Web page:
• You’re eyeing a major transaction and require transaction advisory services or are building toward an exit strategy.
  • You want to reduce costs and streamline your operations and business processes.
  • You’re designing a compensation strategy to retain your top talent.
  • You’re looking to move into new geographies or product and service offerings.

A fractional CFO can bridge the gap until you need a full-time CFO and provide interim support during an unexpected event or major transition. Historical bank collapses and the supply chain crisis are very real reminders of situations where having a fractional CFO can make a world of difference to a startup or high-growth business.

CFO Expertise

Chief financial officers may have an accounting background, earned an MBA (Masters of Business Administration) and developed their business acumen over years of experience. CFOs are expert analysts, great communicators and consider all parts of the organization to build a big-picture strategy.

CFO Responsibilities

CFOs are strategic financial advisors and are the face of the organization to financial partners such as banks, investors, shareholders and the business community. They typically maintain a strong network of contacts to stay on top of industry trends or to use when opportunities arise.

CFOs are responsible for the following: 

  • Devising and implementing growth strategies
  • Reviewing and executing contracts
  • Managing company investment activities
  • Attesting to the completeness and accuracy of the company’s financials
  • Assessing new opportunities and moves in the market

Cybersecurity, contracting insurance and spearheading transactions all lie in the domain of the CFO. At mature institutions, CFOs lead the finance department and may have their own staff for financial planning and analysis (FP&A) and treasury management personnel in addition to being responsible for the accounting department.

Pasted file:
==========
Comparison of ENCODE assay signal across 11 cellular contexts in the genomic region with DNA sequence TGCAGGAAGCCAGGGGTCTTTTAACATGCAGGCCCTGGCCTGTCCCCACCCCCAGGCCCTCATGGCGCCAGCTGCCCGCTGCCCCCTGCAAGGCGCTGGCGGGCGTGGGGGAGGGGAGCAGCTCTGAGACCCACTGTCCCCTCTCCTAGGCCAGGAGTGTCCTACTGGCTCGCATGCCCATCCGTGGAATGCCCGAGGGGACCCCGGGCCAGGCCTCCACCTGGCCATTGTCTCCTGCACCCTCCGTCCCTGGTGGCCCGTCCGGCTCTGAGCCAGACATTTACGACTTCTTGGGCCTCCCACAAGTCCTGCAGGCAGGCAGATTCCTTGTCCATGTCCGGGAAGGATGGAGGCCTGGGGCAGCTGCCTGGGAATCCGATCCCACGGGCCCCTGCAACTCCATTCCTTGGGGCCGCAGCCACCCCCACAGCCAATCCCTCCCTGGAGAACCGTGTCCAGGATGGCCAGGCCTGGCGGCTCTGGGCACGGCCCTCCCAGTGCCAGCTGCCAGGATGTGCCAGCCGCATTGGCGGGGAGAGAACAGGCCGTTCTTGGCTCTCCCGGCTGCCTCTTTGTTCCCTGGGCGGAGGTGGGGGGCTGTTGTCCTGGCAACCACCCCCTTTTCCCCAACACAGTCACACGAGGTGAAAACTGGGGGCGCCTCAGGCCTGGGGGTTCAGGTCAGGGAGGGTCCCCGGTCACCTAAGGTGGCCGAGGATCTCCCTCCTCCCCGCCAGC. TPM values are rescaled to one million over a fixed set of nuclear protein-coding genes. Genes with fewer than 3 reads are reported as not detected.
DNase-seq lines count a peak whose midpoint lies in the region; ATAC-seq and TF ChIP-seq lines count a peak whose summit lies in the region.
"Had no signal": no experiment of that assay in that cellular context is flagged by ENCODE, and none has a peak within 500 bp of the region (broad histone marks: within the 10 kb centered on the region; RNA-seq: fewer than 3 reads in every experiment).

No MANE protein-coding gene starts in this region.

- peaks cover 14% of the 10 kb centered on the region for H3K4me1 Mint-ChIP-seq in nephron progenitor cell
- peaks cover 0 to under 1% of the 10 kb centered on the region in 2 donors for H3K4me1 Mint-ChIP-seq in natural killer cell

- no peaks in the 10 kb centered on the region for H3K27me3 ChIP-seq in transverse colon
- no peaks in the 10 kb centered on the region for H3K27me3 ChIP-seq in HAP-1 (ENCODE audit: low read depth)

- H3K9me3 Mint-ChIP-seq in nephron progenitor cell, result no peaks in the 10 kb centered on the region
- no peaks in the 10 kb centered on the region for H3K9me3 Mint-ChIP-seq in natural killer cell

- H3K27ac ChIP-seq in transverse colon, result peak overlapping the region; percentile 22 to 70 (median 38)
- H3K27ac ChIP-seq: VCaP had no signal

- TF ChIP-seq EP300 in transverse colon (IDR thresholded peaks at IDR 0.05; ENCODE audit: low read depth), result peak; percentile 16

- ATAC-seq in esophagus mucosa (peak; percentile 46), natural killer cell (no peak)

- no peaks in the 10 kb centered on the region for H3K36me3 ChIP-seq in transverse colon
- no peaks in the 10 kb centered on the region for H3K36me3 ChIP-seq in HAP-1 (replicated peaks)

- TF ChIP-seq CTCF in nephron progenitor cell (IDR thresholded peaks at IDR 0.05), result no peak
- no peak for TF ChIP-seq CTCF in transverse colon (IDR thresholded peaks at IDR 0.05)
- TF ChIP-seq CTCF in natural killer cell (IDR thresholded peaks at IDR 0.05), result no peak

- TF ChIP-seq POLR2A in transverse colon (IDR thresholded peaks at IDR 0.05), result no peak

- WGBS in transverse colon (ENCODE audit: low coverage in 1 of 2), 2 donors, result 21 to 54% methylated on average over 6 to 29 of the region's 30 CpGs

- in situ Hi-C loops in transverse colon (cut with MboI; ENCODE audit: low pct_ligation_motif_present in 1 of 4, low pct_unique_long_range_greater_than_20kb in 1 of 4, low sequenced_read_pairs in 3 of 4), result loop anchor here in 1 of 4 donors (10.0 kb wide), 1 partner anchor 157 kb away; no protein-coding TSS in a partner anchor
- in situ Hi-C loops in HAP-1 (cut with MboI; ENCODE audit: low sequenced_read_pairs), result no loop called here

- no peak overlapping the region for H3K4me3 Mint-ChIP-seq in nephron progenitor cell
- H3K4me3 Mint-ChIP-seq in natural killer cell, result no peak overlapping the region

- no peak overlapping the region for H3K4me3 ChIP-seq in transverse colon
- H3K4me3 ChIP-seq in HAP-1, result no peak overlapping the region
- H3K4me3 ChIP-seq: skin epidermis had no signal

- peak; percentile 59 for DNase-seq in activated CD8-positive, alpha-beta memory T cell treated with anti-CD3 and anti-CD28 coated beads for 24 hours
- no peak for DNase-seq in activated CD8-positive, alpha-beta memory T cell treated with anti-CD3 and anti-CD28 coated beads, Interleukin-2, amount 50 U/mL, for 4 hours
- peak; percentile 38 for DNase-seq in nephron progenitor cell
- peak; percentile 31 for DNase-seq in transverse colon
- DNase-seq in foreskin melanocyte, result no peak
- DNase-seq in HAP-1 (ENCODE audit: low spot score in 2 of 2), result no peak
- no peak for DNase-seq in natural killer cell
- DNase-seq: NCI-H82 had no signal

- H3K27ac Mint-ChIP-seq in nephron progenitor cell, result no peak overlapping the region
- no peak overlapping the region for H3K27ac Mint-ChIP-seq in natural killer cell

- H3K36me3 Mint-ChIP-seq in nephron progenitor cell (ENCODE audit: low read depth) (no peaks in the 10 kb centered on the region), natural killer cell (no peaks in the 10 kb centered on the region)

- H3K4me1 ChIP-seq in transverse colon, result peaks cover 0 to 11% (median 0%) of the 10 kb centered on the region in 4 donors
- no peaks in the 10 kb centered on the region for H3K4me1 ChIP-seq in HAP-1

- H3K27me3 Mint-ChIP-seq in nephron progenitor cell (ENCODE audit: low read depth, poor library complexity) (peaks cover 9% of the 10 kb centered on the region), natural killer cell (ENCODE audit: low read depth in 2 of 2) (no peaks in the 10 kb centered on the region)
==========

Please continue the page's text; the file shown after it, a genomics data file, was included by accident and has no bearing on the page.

Analysis & Technology: Where CFO and Controller Expertise Meet

While controllers and CFOs have distinct roles, there are many instances where the two roles overlap. 

Both CFOs and controllers are involved in budgeting and forecasting. Where controllers coordinate the preparation of budgets and forecasts to help you plan and manage cash flow, a CFO is also looking to further evaluate risks and forecast the impact of specific scenarios on your business. 

Technology and digital transformation is also an area where controllers and CFOs are both intimately involved, especially in an ERP (enterprise resource planning) system implementation. They frequently stay abreast of new technologies and use their management skills to align people, process and technology during a transformation.

Organizational Hierarchy

When there’s only one leader, a CFO or a controller will report directly to either the chief executive officer (CEO) or the board of directors. They must keep the lines of communication open between both to ensure that a unified strategic plan is maintained and nothing is assumed.

When both a controller and CFO are in place, the controller reports directly to the CFO. If no controller is on board, the accounting staff reports to the CFO.

Fractional Talent Makes Expertise Accessible

Hiring a freelance controller versus a CFO does not have to be a choice between one or the other when you’re trying to stay lean. Though hiring full-time will depend on your budget, your industry, your goals and your financial complexity, a fractional professional lets you hire with flexibility.

When local talent pools are sparse or full-time employees don’t make sense economically, a vetted part-time professional can help on a project basis. That means you can employ the expertise of a fractional controller to assess or improve your reporting and get the strategic guidance of a CFO for an upcoming fundraise or go-to-market plan. You’ll avoid the costs of benefits and training and get the talent you need to get to the next level.

CFO vs. Controller: Select the Right Fit

At Paro, we leverage our proprietary AI technology to help you find the best-fit remote finance experts to solve your problems and drive growth. We’ll help you find the right solution for your current business stage to help you save time on recruiting and get back to your business.